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Let $A(x)$ be a matrix whose entries $a_{i,j}(x)$ are continuous functions from $\mathbb{R}^n$ to $\mathbb{R}$.

Then, if $A(x)$ is positive definite at $x = x^\star$, is $A(x)$ positive definite in some open ball around $x^\star$? I think the continuity of $a_{i,j}$ should somehow show that, but I am not sure how to prove it.

On the other hand, if $A(x)$ is positive semidefinite, would an analgous claim be true?

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  • $\begingroup$ For positive semidefinite, it is not true. $A=0$ is a counterexample. $\endgroup$ – Mehdi Jafarnia Jahromi May 8 '15 at 16:47
  • $\begingroup$ $0$ is always positive semidefinite :-). $\endgroup$ – copper.hat May 8 '15 at 16:51
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let $\phi_A(x) = \min_{\|h\|=1} \langle h, A(x)h \rangle$. $\phi_A$ is continuous since $\partial B(0,1)$ is compact.

Hence if $\phi_A(x)>0$ then there is some ball around $x$ such that $\phi_A$ is positive in that ball.

Another proof would be to use the fact that the eigenvalues are continuous functions (in a suitable sense) of the entries of a matrix.

In the semidefinite case, take a simple $1 \times 1$ example $A(x) = \begin{bmatrix} x \end{bmatrix}$. Then $A(0)= \begin{bmatrix} 0 \end{bmatrix}$ is positive semidefinite, but clearly $A(x)$ is negative definite for all $x <0$.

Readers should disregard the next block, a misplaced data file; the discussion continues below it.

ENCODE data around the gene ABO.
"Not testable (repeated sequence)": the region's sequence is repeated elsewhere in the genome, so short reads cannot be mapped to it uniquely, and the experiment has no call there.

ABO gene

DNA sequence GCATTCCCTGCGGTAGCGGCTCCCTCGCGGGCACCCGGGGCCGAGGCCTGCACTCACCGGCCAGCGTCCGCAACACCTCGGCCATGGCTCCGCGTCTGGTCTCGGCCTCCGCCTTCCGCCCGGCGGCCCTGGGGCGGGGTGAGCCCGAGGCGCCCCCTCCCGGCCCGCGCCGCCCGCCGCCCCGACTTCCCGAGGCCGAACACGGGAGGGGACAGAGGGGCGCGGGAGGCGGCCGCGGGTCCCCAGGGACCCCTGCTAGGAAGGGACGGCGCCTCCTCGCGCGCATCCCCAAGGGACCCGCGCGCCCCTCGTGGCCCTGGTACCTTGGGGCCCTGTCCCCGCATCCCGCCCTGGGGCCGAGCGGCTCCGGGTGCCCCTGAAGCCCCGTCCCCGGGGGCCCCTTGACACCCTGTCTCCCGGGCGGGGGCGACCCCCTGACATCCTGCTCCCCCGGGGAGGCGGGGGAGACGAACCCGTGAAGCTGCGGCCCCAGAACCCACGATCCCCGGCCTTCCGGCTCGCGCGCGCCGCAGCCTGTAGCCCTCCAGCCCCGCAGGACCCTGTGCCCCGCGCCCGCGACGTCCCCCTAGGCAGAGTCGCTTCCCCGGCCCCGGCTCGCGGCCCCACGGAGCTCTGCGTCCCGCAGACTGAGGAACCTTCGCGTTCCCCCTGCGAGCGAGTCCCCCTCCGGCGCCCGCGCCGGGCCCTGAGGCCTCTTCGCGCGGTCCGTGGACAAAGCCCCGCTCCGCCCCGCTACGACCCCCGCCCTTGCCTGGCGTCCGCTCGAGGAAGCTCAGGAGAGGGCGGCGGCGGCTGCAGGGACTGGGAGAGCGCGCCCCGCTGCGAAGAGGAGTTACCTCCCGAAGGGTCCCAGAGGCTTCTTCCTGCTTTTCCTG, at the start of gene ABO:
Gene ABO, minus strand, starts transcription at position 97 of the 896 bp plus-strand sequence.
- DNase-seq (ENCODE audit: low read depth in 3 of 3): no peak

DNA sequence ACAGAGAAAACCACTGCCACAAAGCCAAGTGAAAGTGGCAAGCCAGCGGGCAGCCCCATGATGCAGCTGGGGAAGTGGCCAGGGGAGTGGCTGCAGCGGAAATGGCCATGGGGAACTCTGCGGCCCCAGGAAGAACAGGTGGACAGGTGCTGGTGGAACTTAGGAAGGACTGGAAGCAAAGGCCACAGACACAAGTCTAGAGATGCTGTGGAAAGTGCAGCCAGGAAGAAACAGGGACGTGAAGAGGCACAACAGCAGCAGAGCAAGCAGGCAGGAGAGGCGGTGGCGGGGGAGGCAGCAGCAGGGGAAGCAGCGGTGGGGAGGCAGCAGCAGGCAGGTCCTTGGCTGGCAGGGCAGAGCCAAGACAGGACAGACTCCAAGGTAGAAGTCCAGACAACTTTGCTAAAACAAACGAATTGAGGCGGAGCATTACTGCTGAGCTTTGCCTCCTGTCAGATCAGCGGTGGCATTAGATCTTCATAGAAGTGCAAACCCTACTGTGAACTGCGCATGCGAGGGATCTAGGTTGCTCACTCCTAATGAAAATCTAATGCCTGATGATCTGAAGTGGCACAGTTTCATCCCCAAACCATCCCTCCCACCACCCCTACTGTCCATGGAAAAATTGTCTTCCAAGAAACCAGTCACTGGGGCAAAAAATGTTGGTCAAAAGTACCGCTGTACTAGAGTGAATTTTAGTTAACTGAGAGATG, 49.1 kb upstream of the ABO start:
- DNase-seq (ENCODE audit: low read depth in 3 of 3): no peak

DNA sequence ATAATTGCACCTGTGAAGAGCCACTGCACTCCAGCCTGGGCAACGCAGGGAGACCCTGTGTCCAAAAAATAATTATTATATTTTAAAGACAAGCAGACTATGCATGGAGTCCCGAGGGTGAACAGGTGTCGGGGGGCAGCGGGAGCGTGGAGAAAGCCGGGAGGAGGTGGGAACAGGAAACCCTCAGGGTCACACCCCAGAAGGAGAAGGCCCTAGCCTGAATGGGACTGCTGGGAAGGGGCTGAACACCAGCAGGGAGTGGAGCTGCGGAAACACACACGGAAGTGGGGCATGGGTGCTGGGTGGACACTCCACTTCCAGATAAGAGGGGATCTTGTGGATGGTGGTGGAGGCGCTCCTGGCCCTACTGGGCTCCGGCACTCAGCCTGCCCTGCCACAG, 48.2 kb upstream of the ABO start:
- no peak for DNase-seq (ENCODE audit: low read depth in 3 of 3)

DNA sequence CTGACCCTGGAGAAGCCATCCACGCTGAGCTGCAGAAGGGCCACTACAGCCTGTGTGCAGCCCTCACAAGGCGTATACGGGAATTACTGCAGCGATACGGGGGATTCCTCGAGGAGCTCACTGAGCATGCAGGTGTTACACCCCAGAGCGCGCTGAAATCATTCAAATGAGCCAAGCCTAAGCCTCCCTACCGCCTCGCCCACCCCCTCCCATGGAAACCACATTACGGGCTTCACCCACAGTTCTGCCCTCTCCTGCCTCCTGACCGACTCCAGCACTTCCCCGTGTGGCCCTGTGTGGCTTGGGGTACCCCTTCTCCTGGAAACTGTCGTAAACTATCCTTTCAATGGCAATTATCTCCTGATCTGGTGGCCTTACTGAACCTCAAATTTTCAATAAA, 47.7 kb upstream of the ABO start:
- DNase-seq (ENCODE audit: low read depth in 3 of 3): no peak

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  • $\begingroup$ Why does compactness of feasible set results in continuity of $\phi_A(x)$? $\endgroup$ – Mehdi Jafarnia Jahromi May 8 '15 at 17:07
  • $\begingroup$ In general, $x \mapsto \min_{t \in T} f(x,t)$ is continuous if $T$ is compact and $f$ continuous. It is straightforward to establish, but not in a comment. By all means ask a question. $\endgroup$ – copper.hat May 8 '15 at 17:18
  • $\begingroup$ Thanks. Just another question, now you have proved that $\phi_A(x)$ is positive in that ball. But it seems that it is only for $\| h\| = 1$. Shouldn't you prove that $<h, A(x)h>$ is positive for all $h$? $\endgroup$ – Mehdi Jafarnia Jahromi May 8 '15 at 17:22
  • $\begingroup$ Well, $\langle h, A(x) h \rangle = \|h\|^2 \langle {h \over \|h\|}, A(x) {h \over \|h\|} \rangle$, so if it is true on the boundary, the positivity condition is true everywhere. $\endgroup$ – copper.hat May 8 '15 at 17:26
  • $\begingroup$ Insightful answer, thanks. $\endgroup$ – Mehdi Jafarnia Jahromi May 8 '15 at 17:27
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You can use the characterization of positive definite matrices with the principal minors: if $A=[a_{ij}]_{\substack{1\le i\le n\\1\le j\le n}}$ is an $n\times n$ matrix, denote by $A_k$ the $k\times k$ matrix $$A=[a_{ij}]_{\substack{1\le i\le k\\1\le j\le k}}$$ for $k=1,2,\dots,n$. Then $A$ is positive definite if and only if $\det A_k>0$ for $k=1,2,\dots,n$ (Sylvester's criterion).

Since the determinant is a continuous function and we have just a finite number of functions to deal with, the result follows.

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